Having barely survived the theft of all their equipment while on tour, and the departure of their bassist following a nearly lethal brain clot, it's no surprise that 2006's This Was Always Meant to Fall Apart finds the tragedy prone Scarlet in a particularly chaotic state. Of course this frazzled state of mind both fuels and complicates their creative output, and the album in question couldn't be more glaringly uneven because of it. The layered guitar swirls and electronic effects presented on fetching opener "Obsolete" are as promising as they are fleeting, since, for the vast remainder of the LP, Scarlet concentrate their efforts on technically impressive, but frankly spastic and hook-deprived bursts of mathematical metal ("Swarm Manifesto," "Antibionics," "Simply Carcinogen," etc.). This is both odd and disappointing because when they actually choose to explore more linear harmonic patterns, clear standouts like "On Fire," "Plastic Saints" (both using minor keys to evoke sublime desperation) and, to a lesser degree, the more hopeful "The Embrace of a Paramedic," conjure up a truly satisfying range of believable emotions. They also do what most other tracks on this LP can't, and that's help Scarlet stand out among the teeming metal masses; perhaps this is a direction they can pursue on their next record, if distractions from further unforeseen incidents and never-ending personnel turnover finally stop plaguing them.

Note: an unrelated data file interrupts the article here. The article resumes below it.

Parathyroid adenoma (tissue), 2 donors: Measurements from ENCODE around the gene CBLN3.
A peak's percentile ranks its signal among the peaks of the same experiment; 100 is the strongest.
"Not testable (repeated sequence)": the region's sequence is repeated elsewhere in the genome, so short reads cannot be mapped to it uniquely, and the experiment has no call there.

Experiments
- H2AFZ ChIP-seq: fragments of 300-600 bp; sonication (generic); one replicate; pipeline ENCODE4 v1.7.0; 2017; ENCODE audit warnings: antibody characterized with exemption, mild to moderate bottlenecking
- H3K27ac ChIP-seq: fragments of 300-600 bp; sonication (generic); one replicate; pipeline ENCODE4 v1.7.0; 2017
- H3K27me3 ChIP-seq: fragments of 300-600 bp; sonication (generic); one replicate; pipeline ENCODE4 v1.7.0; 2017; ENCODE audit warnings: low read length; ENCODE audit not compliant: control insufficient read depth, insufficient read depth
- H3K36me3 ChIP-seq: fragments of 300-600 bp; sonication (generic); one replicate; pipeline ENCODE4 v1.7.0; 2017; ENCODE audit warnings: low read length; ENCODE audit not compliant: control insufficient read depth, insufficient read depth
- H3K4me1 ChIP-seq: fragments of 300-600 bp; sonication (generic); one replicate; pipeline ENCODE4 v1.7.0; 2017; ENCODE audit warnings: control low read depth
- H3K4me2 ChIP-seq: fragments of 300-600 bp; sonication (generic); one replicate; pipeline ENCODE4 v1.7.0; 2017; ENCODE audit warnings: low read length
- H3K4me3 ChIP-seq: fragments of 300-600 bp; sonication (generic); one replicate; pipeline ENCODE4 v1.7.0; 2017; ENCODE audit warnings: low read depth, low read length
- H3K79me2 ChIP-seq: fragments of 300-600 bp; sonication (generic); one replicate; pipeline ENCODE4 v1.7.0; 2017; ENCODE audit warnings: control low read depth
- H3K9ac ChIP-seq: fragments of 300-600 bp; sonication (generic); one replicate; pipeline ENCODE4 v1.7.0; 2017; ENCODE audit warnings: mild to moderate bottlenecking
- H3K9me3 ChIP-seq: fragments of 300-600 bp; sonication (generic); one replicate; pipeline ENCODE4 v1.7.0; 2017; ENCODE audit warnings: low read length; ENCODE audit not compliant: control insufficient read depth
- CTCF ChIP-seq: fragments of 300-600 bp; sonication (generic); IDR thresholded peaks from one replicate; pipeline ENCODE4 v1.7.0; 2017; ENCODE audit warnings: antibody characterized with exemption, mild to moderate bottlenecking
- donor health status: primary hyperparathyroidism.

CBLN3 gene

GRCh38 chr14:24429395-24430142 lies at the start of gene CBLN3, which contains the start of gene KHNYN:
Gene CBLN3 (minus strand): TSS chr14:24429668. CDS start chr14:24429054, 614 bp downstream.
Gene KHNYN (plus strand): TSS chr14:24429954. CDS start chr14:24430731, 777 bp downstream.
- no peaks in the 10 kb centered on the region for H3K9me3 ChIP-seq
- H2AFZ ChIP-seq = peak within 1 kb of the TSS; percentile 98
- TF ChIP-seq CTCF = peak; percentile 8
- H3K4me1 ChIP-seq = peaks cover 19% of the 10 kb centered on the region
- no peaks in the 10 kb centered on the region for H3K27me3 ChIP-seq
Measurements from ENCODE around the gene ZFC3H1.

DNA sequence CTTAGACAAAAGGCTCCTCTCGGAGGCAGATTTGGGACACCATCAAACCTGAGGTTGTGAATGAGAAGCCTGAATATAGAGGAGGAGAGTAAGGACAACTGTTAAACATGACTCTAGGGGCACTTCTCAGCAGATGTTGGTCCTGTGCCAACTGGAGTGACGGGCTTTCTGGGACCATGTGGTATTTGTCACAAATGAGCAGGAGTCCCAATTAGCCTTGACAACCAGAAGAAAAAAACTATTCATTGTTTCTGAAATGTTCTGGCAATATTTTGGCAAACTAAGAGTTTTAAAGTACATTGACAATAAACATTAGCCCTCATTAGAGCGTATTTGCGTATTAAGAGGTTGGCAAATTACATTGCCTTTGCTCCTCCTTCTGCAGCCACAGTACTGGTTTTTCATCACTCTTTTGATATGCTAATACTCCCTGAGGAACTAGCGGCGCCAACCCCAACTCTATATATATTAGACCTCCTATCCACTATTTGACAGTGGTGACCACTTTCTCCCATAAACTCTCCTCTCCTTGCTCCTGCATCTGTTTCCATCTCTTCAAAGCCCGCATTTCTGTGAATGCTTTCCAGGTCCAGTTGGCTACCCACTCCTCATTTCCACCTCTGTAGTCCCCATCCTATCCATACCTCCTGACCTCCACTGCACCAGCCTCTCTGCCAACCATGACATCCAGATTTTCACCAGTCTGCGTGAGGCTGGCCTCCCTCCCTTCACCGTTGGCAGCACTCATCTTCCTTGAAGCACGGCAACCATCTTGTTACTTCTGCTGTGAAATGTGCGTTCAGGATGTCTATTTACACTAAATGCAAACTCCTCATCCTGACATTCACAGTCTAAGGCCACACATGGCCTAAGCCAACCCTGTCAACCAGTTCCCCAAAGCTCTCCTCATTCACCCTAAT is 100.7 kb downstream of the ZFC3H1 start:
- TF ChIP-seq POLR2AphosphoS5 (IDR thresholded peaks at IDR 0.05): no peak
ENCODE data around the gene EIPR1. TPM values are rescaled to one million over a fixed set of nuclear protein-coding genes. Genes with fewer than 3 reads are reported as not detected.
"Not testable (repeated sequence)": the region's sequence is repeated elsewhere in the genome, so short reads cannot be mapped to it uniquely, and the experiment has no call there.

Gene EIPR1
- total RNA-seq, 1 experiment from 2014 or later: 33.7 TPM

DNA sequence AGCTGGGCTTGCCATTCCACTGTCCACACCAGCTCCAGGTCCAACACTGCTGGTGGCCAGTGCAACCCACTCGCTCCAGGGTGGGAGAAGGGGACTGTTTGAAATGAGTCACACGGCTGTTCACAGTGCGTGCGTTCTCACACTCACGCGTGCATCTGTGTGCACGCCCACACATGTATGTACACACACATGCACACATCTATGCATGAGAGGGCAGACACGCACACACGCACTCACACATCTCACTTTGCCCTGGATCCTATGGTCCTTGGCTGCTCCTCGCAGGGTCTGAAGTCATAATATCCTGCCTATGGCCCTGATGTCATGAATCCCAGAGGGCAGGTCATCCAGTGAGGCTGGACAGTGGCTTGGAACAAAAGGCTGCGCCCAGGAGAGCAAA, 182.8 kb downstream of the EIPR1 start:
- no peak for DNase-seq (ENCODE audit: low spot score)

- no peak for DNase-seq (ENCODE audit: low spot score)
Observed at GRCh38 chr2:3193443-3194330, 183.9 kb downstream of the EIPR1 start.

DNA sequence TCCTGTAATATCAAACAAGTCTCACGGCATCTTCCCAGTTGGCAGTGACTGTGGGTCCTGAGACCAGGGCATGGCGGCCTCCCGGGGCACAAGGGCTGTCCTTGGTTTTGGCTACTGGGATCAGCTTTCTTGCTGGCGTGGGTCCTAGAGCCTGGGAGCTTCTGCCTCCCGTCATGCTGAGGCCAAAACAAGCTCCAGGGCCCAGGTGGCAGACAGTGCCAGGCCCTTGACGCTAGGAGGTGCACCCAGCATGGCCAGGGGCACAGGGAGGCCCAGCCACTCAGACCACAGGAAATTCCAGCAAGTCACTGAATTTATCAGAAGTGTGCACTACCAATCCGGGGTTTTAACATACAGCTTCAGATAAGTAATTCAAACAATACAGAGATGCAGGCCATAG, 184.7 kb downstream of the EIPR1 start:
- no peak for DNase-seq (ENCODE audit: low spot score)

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AllMusic Review by Eduardo Rivadavia